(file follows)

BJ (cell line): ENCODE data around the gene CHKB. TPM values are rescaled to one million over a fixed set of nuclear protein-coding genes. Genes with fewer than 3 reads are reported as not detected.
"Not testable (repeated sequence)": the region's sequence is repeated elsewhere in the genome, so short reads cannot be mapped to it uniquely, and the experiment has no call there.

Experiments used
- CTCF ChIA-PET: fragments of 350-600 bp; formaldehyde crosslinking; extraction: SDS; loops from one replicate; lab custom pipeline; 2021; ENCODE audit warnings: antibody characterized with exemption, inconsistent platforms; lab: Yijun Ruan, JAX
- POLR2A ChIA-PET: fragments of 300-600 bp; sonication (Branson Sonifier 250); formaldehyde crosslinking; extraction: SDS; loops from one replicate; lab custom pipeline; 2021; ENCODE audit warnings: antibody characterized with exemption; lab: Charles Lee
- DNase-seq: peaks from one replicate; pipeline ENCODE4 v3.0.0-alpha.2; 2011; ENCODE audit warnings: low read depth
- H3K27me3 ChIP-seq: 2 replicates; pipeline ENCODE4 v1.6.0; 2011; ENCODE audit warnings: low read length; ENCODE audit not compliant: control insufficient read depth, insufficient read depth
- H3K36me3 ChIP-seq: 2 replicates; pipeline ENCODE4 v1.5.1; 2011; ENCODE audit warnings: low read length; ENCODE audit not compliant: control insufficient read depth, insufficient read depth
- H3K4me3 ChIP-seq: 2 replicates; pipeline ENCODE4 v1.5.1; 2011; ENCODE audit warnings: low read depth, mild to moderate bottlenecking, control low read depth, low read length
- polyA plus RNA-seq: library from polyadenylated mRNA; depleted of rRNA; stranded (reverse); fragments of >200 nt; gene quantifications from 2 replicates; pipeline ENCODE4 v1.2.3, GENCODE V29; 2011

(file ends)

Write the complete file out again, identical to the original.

BJ (cell line): ENCODE data around the gene CHKB. TPM values are rescaled to one million over a fixed set of nuclear protein-coding genes. Genes with fewer than 3 reads are reported as not detected.
"Not testable (repeated sequence)": the region's sequence is repeated elsewhere in the genome, so short reads cannot be mapped to it uniquely, and the experiment has no call there.

Experiments used
- CTCF ChIA-PET: fragments of 350-600 bp; formaldehyde crosslinking; extraction: SDS; loops from one replicate; lab custom pipeline; 2021; ENCODE audit warnings: antibody characterized with exemption, inconsistent platforms; lab: Yijun Ruan, JAX
- POLR2A ChIA-PET: fragments of 300-600 bp; sonication (Branson Sonifier 250); formaldehyde crosslinking; extraction: SDS; loops from one replicate; lab custom pipeline; 2021; ENCODE audit warnings: antibody characterized with exemption; lab: Charles Lee
- DNase-seq: peaks from one replicate; pipeline ENCODE4 v3.0.0-alpha.2; 2011; ENCODE audit warnings: low read depth
- H3K27me3 ChIP-seq: 2 replicates; pipeline ENCODE4 v1.6.0; 2011; ENCODE audit warnings: low read length; ENCODE audit not compliant: control insufficient read depth, insufficient read depth
- H3K36me3 ChIP-seq: 2 replicates; pipeline ENCODE4 v1.5.1; 2011; ENCODE audit warnings: low read length; ENCODE audit not compliant: control insufficient read depth, insufficient read depth
- H3K4me3 ChIP-seq: 2 replicates; pipeline ENCODE4 v1.5.1; 2011; ENCODE audit warnings: low read depth, mild to moderate bottlenecking, control low read depth, low read length
- polyA plus RNA-seq: library from polyadenylated mRNA; depleted of rRNA; stranded (reverse); fragments of >200 nt; gene quantifications from 2 replicates; pipeline ENCODE4 v1.2.3, GENCODE V29; 2011